BLACKSBURG, Va. (AP) -- The 13-year-old Virginia girl who was killed after climbing out of her bedroom window talked of running away and starting a family with the man now charged in her slaying, a friend and classmate of the seventh-grader said.
Natasha Bryant told The Washington Post (http://wapo.st/1O082hF ) that Nicole Lovell said Virginia Tech engineering student David Eisenhauer, 18, was her boyfriend. She said Nicole described Eisenhauer as "funny and really nice" shortly before her Jan. 27 disappearance in Blacksburg.
Eisenhauer is charged with abduction and first-degree murder. Another Virginia Tech student, 19-year-old Natalie Keepers, is charged with accessory before and after the fact and with illegally dumping Nicole's body just across the state line in North Carolina. Authorities say Nicole was stabbed.
Natasha, also 13, said Nicole met Eisenhauer online and corresponded with him online. Natasha said she was unaware of Eisenhauer's age at the time. But Natasha said she and other friends worried about Nicole's online activities.
Nicole's father, David Lovell, said in a recorded interview for the "Dr. Phil" television show that the family also became concerned after learning before Christmas that Nicole was chatting "inappropriately" with older men, according to a news release from the show.
"You could tell these older guys had fake profiles," Lovell told host Phil McGraw, according to excerpts in the release. "Some of the things they said were way too grown up for the picture they had." The parents took away Nicole's phone, but she later got it back, he said for the show, which airs Wednesday.
Natasha told the newspaper -- which said her father agreed that she could be interviewed -- that Nicole told people she was talking to Eisenhauer.
"She always talked of running away with him," she said. "She used to talk to a lot of older guys. A lot of people told her not to. I told her it's not safe. I told her she was going to be hurt or kidnapped or something."
Nicole's mother, Tammy Weeks, has said her daughter was bullied at school. Natasha said many of Nicole's peers "talked behind her back" about a tracheotomy scar on her throat, and Nicole turned to social media "looking for someone who would give her attention and give her some compassion."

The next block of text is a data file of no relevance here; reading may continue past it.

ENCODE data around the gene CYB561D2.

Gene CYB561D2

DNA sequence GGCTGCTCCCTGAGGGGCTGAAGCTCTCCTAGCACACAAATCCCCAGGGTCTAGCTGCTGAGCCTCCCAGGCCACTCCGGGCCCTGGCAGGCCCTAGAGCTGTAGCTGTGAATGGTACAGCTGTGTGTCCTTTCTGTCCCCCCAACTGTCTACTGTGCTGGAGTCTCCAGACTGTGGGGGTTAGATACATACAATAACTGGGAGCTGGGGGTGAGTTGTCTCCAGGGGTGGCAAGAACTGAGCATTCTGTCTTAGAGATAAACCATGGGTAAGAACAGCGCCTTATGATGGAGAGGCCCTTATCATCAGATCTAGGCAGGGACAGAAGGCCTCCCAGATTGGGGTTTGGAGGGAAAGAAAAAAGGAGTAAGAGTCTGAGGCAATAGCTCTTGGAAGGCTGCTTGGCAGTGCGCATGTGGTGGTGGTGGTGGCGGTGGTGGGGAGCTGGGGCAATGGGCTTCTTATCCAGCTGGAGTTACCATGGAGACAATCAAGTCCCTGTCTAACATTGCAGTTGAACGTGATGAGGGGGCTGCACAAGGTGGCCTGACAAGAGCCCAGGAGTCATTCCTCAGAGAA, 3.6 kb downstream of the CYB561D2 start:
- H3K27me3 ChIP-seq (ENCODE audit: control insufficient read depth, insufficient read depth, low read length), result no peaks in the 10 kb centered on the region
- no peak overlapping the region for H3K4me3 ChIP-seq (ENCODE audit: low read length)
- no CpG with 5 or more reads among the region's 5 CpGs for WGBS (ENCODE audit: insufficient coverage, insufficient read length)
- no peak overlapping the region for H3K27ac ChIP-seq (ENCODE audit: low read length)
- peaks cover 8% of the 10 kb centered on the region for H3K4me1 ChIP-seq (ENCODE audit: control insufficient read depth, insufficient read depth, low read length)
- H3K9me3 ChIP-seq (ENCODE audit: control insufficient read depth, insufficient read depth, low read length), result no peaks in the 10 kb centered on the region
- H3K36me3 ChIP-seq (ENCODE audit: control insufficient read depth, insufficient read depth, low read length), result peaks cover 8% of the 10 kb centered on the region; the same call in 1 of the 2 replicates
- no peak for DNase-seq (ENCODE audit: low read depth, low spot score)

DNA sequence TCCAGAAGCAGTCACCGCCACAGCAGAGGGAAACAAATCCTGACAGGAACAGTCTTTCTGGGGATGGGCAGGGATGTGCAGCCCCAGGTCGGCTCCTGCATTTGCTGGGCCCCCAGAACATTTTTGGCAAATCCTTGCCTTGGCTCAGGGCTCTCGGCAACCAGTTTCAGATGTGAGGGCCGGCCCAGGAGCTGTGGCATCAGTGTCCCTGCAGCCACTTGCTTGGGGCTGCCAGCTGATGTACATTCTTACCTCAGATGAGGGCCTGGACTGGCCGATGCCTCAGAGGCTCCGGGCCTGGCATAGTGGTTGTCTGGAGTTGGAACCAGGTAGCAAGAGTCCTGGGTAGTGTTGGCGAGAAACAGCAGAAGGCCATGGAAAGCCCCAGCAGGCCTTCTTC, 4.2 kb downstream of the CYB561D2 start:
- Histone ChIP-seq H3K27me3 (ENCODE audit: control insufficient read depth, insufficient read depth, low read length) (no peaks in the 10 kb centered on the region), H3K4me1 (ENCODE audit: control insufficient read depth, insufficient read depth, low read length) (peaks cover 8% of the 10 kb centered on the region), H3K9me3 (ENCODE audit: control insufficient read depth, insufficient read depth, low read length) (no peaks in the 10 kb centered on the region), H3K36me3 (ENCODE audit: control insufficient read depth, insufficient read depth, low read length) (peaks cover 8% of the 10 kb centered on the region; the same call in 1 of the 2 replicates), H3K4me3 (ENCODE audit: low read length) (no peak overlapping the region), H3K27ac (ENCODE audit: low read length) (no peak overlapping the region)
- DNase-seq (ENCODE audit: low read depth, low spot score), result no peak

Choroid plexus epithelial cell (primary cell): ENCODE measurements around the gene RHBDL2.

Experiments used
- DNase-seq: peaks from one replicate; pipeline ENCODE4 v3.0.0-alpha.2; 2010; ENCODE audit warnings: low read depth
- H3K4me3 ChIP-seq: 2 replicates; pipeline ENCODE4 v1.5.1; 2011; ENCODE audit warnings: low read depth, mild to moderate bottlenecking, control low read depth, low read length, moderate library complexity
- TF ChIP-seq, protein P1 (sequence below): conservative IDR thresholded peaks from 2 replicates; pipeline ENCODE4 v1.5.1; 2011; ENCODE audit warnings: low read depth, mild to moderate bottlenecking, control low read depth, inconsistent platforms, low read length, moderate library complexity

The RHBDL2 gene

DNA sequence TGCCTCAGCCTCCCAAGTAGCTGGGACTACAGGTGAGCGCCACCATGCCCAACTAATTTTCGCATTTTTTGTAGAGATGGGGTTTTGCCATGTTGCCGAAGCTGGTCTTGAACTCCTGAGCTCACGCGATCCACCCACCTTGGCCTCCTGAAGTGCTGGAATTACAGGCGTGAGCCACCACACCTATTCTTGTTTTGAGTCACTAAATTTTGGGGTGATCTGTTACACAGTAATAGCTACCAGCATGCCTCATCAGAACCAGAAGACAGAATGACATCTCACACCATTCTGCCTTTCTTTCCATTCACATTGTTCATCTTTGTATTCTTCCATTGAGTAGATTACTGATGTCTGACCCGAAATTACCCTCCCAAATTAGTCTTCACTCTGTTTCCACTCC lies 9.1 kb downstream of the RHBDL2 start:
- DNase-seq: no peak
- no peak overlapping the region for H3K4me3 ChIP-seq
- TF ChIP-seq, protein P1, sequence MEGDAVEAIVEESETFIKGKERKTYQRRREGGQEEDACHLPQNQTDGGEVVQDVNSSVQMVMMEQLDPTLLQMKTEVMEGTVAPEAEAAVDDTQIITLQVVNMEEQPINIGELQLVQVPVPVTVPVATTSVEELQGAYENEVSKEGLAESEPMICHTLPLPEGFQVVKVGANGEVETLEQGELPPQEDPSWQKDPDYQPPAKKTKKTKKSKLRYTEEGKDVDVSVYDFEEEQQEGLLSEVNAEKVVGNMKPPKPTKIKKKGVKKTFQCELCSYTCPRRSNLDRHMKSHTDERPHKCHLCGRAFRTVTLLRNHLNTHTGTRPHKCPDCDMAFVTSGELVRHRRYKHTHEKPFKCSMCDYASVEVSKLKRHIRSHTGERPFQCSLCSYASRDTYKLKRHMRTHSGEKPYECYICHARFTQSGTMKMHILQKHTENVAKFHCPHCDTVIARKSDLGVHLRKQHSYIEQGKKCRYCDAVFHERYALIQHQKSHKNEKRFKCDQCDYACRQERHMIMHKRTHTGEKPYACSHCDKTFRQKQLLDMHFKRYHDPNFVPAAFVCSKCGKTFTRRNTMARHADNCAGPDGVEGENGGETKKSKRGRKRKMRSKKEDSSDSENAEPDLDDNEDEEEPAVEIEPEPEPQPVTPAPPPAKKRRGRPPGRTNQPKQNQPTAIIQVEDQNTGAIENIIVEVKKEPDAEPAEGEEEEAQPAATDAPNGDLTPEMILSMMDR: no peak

Authorities have not disclosed any possible motive for Nicole's slaying, and her father seems to still be searching for answers.
"How can it go from being my wonderful, happy daughter to she was murdered a few days later? I talked to her about a week before she went missing and everything was normal. She was my little baby girl," he said, according to the "Dr. Phil" statement.
Meanwhile, more than 100 people gathered Monday evening in Blacksburg for a vigil in Nicole's memory. Weeks spoke to the crowd about her daughter, whom she called "Coley."
"As I stand here tonight, my family and I are broken," Weeks said. "God, I miss you, Coley."
Friends and others who know Eisenhauer and Keepers have described them as motivated young people who seemed to have a bright future before their arrests. But at a bond hearing last week for Keepers, Montgomery County Commonwealth's Attorney Mary Pettit said the defendants met at a fast-food restaurant and carefully plotted Nicole's death.
Eisenhauer and Keepers, who both are from the Maryland suburbs of Washington, are being held without bond. Their next court appearance is set for March 28. Defense attorneys have declined to give interviews.